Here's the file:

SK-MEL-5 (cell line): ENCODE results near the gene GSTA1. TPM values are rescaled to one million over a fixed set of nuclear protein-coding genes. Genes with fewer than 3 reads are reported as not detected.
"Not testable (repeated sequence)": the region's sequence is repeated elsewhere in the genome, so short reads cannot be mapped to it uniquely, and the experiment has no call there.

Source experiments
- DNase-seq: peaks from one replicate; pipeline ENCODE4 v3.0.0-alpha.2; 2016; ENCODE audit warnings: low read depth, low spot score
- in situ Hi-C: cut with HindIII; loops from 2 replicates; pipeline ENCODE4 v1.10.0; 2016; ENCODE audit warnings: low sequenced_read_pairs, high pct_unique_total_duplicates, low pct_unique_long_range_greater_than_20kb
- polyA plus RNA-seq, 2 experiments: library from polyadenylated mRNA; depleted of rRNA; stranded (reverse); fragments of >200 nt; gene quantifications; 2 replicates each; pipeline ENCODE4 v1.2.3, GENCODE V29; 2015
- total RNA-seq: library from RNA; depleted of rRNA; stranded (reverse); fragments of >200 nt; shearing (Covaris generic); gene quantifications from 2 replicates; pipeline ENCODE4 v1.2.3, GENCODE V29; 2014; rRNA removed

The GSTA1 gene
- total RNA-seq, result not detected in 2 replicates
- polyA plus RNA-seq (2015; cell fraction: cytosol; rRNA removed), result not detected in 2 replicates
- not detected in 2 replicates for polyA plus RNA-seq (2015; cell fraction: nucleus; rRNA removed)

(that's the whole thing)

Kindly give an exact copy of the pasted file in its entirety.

SK-MEL-5 (cell line): ENCODE results near the gene GSTA1. TPM values are rescaled to one million over a fixed set of nuclear protein-coding genes. Genes with fewer than 3 reads are reported as not detected.
"Not testable (repeated sequence)": the region's sequence is repeated elsewhere in the genome, so short reads cannot be mapped to it uniquely, and the experiment has no call there.

Source experiments
- DNase-seq: peaks from one replicate; pipeline ENCODE4 v3.0.0-alpha.2; 2016; ENCODE audit warnings: low read depth, low spot score
- in situ Hi-C: cut with HindIII; loops from 2 replicates; pipeline ENCODE4 v1.10.0; 2016; ENCODE audit warnings: low sequenced_read_pairs, high pct_unique_total_duplicates, low pct_unique_long_range_greater_than_20kb
- polyA plus RNA-seq, 2 experiments: library from polyadenylated mRNA; depleted of rRNA; stranded (reverse); fragments of >200 nt; gene quantifications; 2 replicates each; pipeline ENCODE4 v1.2.3, GENCODE V29; 2015
- total RNA-seq: library from RNA; depleted of rRNA; stranded (reverse); fragments of >200 nt; shearing (Covaris generic); gene quantifications from 2 replicates; pipeline ENCODE4 v1.2.3, GENCODE V29; 2014; rRNA removed

The GSTA1 gene
- total RNA-seq, result not detected in 2 replicates
- polyA plus RNA-seq (2015; cell fraction: cytosol; rRNA removed), result not detected in 2 replicates
- not detected in 2 replicates for polyA plus RNA-seq (2015; cell fraction: nucleus; rRNA removed)